Etisalat’s talks with Vivendi to buy a 53 per cent stake in Maroc Telecom have been extended until the end of next month.
The UAE telecoms operator, which in July made a binding offer of €3.9 billion (Dh19.37bn) or Dh92.6 per share for the French conglomerate’s stake, needs the approval of Morocco’s government, which owns 30 per cent of Maroc Telecom.
The remaining 17 per cent of the telecoms company is publicly traded on the Casablanca Stock Exchange.
Vivendi had formally granted Etisalat a period of exclusivity until September 25 for the acquisition.
“Etisalat has extended the deadline for its offer by more than a month, which indicates that negotiations are proving to be more complicated than initially expected,” said Matthew Reed, the principal analyst at Informa Telecoms and Media.
“Apparently one sticking point is to do with the status of Etisalat’s other African subsidiaries; Etisalat wants these to be absorbed into Maroc Telecom, but the Moroccan government is less keen.”
The deal, Etisalat said, would be subject to a number of conditions. They include, among others, the execution of a shareholders’ agreement with Morocco regarding Maroc Telecom, and securing competition and regulatory approvals, according to Etisalat.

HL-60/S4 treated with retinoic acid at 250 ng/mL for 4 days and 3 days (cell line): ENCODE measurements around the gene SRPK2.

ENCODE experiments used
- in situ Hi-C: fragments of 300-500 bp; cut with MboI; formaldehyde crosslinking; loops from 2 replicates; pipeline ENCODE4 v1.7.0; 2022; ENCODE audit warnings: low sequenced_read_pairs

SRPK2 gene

“We have agreed on all the main terms and a deal may be finalised in one to two months,” a Moroccan minister said earlier this month.
Etisalat, which entered negotiations with Vivendi to acquire the stake in April, was contending with Qatar’s Ooredoo.
The Qatari company eventually withdrew its bid in June because of the “lengthy” negotiations process.
Saudi Telecom Company, Britain’s Vodafone and Korea’s KT Corporation had all expressed an interest in the stake but did not submit bids.
“I’m still confident that Etisalat will be able to close the acquisition of Maroc Telecom shortly, as the extension of exclusivity is only for 36 days,” said Petr Molik, the chief financial officer and head of financial advisory at the Abu Dhabi-based investment bank Menacorp.
“In all probability there must be some minor point of disagreement in the shareholders agreement negotiations with the kingdom of Morocco.”
Vivendi is in the process of divesting several of its assets as part of a strategic review aimed at paying down debt, boosting its flagging share price and reducing its exposure to capital-intensive telecoms businesses.
“Given the size of the company, its international subsidiaries and the involvement of private companies, as well as the public authorities of France, Morocco and the UAE, such delays are not uncommon despite the best efforts of the respective financial and legal teams involved in the operation,” said Mr Molik.
Maroc Telecom offers fixed-line, mobile and internet services in Morocco and is one of Africa’s biggest telecoms firms, with units in Burkina Faso, Gabon, Mali and Mauritania.